Striped hyaena

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Striped hyenas
Temporal range: 0.7–0 Ma
Middle Pleistocene – Recent
Iena Striata.JPG
Striped hyena at a zoo in Nepal
Scientific classification
H. hyaena
Binomial name
Hyaena hyaena
Striped Hyaena area.png
Striped hyena range
Canis hyaena Linnaeus, 1758
(numerous others)

The striped hyaena (Hyaena hyaena) is a widespread small carnivore. It is native to North and East Africa, the Middle East, the Caucasus, Central Asia and the Indian subcontinent. It is listed by the IUCN as near threatened, and the global population may be under 10,000 mature individuals. It is persecuted, and its prey base is declining.[1]

It is the smallest of its genus and has many primitive viverrid characteristics which are lost in the larger species.[4] For example, it has a smaller and less specialised skull.[5][6]

It is mainly a scavenger, but large individuals may kill their own prey.[7] Attacks on humans are rare, but do happen.[6] The striped hyena is a monogamous animal, with both males and females assisting one another in raising their cubs.[6] A nocturnal animal, the striped hyena only comes out in complete darkness, and is quick to return to its lair before sunrise.[6] It has a habit of feigning death when attacked. It has also been known to stand its ground against larger predators such as leopards in disputes over food.[8]

The striped hyaena features prominently in Middle Eastern and Asian folklore. It is mentioned in the Hebrew Bible, where it is referred to as tzebua or zevoa, though the species is absent in some English translations.[9]

References[change | change source]

  1. 1.0 1.1 AbiSaid, M. & Dloniak, S.M.D. (2015). "Hyaena hyaena". IUCN Red List of Threatened Species. Version 2017-3. International Union for Conservation of Nature.CS1 maint: multiple names: authors list (link) CS1 maint: ref=harv (link) doi:10.2305/IUCN.UK.2015-2.RLTS.T10274A45195080.en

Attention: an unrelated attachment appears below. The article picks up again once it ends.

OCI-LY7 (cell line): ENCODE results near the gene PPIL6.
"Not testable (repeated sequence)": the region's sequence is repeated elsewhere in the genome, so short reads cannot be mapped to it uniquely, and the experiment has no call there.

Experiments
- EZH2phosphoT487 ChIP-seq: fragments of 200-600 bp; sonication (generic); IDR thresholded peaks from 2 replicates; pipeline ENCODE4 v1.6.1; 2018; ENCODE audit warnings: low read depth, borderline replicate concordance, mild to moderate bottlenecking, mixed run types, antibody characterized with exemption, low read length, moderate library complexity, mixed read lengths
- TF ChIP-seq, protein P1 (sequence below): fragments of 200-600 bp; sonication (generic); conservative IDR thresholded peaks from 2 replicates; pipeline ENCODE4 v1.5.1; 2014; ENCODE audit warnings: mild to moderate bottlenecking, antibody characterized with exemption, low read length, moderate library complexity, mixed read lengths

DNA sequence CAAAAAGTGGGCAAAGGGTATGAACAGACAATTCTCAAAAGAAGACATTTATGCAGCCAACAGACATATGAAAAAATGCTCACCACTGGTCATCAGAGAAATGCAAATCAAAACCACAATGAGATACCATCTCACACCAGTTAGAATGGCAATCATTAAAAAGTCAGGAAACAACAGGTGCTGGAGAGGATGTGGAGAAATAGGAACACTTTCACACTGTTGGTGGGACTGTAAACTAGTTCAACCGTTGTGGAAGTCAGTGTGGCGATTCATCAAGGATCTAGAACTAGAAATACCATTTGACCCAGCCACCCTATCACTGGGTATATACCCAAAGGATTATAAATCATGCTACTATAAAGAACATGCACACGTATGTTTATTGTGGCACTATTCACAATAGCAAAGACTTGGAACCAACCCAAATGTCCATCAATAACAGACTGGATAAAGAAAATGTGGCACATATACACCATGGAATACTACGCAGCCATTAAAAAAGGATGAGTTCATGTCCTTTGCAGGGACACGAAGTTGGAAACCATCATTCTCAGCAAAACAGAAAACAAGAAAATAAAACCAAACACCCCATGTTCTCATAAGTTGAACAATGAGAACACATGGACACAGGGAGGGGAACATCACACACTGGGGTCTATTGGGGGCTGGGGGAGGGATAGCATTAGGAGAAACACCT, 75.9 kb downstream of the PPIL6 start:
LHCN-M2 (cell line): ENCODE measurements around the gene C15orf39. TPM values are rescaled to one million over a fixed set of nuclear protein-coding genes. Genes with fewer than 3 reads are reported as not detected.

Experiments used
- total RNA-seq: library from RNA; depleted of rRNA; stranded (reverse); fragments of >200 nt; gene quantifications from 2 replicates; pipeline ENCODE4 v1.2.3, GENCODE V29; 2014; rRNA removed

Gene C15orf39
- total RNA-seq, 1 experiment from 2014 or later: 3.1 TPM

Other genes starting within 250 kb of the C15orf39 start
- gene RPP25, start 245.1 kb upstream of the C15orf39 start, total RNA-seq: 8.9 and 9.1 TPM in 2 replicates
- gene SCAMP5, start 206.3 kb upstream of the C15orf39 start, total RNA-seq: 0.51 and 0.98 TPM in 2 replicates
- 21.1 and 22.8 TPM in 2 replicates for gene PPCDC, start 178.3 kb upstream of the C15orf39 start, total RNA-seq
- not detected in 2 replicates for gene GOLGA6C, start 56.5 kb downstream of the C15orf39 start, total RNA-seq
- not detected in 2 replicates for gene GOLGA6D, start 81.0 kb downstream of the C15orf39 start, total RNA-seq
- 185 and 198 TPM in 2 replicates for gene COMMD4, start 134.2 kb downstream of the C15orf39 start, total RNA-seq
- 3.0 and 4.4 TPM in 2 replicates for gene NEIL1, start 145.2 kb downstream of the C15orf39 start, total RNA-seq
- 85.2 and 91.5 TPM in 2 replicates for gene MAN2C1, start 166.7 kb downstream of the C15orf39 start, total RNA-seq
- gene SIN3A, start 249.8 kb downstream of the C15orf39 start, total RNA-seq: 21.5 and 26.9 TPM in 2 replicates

2. Linnæus, Carl (1758). Systema naturæ per regna tria naturæ, secundum classes, ordines, genera, species, cum characteribus, differentiis, synonymis, locis. Tomus I (in Latin) (10th ed.). Holmiæ (Stockholm): Laurentius Salvius. p. 40. Retrieved 23 November 2012.
  3. Wilson, D. E.; Reeder, D. M., eds. (2005). "Hyaena hyaena". Mammal Species of the World (3rd ed.). Johns Hopkins University Press. ISBN 978-0-8018-8221-0. OCLC 62265494.CS1 maint: ref=harv (link)
  4. Kurtén, Björn 1968. Pleistocene mammals of Europe. London: Weidenfeld and Nicolson, 66–68.
  5. Rosevear, Donovan Reginald 1974. The carnivores of West Africa. London: British Museum (Natural History), p348. ISBN 0-565-00723-8
  6. 6.0 6.1 6.2 6.3 Heptner V.G. & Sludskii A.A. 1992. Mammals of the Soviet Union: Carnivora (hyaenas and cats). vol 2, Smithsonian Institution Libraries and National Science Foundation, p16.
  7. Mills, Gus & Hofer, Heribert 1998. Hyaenas: status survey and conservation action plan. IUCN/SSC Hyaena Specialist Group, p22. ISBN 2-8317-0442-1
  8. Pocock R. I. 1941. Fauna of British India: Mammals. vol 2, London: Taylor and Francis, p72.
  9. Bright, Michael 2006. Beasts of the Field: the revealing natural history of animals in the Bible, 127–129. ISBN 1-86105-831-4